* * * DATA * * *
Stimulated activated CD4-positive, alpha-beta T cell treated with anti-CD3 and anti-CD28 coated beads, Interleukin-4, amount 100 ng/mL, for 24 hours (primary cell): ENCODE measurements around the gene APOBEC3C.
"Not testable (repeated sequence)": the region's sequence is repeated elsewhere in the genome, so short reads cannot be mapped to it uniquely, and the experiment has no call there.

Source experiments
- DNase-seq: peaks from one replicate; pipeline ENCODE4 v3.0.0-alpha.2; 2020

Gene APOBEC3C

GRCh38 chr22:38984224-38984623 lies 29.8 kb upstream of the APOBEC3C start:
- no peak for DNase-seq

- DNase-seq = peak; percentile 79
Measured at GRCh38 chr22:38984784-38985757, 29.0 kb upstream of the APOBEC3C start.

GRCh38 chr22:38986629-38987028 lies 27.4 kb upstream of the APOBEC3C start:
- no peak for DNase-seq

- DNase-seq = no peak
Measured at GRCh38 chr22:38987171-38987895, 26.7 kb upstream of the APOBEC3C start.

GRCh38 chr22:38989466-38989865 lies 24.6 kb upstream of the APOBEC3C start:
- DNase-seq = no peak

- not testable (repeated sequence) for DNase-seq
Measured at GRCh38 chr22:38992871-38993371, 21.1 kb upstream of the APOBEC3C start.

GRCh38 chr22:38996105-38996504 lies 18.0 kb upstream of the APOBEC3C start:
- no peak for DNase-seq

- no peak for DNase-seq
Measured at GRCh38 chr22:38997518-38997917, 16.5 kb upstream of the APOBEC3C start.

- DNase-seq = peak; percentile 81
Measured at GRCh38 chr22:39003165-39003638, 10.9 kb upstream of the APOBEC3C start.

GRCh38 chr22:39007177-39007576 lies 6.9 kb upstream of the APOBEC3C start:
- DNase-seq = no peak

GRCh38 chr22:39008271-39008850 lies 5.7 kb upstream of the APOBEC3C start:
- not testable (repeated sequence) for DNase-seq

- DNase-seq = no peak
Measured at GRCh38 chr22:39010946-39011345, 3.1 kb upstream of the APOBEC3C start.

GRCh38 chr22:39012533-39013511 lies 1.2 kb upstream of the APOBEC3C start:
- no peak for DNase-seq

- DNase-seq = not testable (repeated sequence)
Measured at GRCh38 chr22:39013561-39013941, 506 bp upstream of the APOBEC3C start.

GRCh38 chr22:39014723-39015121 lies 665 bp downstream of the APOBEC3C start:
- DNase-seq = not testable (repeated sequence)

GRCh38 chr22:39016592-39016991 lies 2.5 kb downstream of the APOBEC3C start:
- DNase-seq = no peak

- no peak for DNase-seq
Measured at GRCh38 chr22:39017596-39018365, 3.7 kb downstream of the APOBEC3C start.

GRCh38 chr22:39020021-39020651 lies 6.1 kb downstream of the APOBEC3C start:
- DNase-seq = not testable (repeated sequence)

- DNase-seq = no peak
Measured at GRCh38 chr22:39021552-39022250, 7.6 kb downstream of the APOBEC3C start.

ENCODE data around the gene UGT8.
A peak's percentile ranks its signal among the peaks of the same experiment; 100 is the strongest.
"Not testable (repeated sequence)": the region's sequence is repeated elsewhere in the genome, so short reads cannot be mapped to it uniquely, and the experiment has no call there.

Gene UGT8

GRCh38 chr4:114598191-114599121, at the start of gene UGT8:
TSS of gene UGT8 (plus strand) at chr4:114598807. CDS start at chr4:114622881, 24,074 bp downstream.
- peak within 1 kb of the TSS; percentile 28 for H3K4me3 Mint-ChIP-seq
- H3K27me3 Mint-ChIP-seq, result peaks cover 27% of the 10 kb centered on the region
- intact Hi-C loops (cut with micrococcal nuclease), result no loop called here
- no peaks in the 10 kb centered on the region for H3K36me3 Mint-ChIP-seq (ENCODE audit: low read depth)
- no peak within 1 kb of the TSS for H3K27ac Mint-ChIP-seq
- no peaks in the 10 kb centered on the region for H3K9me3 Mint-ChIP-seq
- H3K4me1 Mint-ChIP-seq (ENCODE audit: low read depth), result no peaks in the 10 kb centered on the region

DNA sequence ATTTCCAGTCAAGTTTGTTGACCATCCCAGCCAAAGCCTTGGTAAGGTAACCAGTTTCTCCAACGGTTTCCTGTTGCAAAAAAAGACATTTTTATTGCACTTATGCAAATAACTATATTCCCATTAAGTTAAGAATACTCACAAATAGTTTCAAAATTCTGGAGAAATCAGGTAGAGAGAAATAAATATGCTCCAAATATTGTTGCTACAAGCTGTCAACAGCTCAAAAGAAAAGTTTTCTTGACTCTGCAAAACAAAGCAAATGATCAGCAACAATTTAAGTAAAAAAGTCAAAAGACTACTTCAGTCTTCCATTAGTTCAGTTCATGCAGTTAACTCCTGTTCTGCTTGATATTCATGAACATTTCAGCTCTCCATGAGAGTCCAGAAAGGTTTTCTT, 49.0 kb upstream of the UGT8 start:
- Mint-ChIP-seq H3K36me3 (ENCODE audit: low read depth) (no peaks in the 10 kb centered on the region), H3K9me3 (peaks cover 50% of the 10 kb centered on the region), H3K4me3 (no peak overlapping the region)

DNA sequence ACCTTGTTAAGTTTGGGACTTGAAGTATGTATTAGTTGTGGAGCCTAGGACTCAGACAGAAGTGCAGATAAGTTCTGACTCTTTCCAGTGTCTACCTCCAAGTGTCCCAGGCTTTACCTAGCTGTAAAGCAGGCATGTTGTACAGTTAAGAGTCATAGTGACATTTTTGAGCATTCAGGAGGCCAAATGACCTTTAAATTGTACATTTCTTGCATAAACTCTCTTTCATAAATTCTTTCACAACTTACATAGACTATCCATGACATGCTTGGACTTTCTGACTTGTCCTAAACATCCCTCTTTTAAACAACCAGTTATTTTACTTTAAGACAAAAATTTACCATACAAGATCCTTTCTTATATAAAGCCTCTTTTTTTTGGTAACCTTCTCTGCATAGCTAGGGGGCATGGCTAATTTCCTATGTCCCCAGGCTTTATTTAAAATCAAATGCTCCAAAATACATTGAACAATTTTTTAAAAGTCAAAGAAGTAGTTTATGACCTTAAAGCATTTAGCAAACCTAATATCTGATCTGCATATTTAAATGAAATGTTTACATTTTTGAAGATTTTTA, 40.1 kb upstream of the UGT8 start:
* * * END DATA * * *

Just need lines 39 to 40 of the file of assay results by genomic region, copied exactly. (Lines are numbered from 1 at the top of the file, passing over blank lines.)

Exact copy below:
Measured at GRCh38 chr22:39017596-39018365, 3.7 kb downstream of the APOBEC3C start.

GRCh38 chr22:39020021-39020651 lies 6.1 kb downstream of the APOBEC3C start: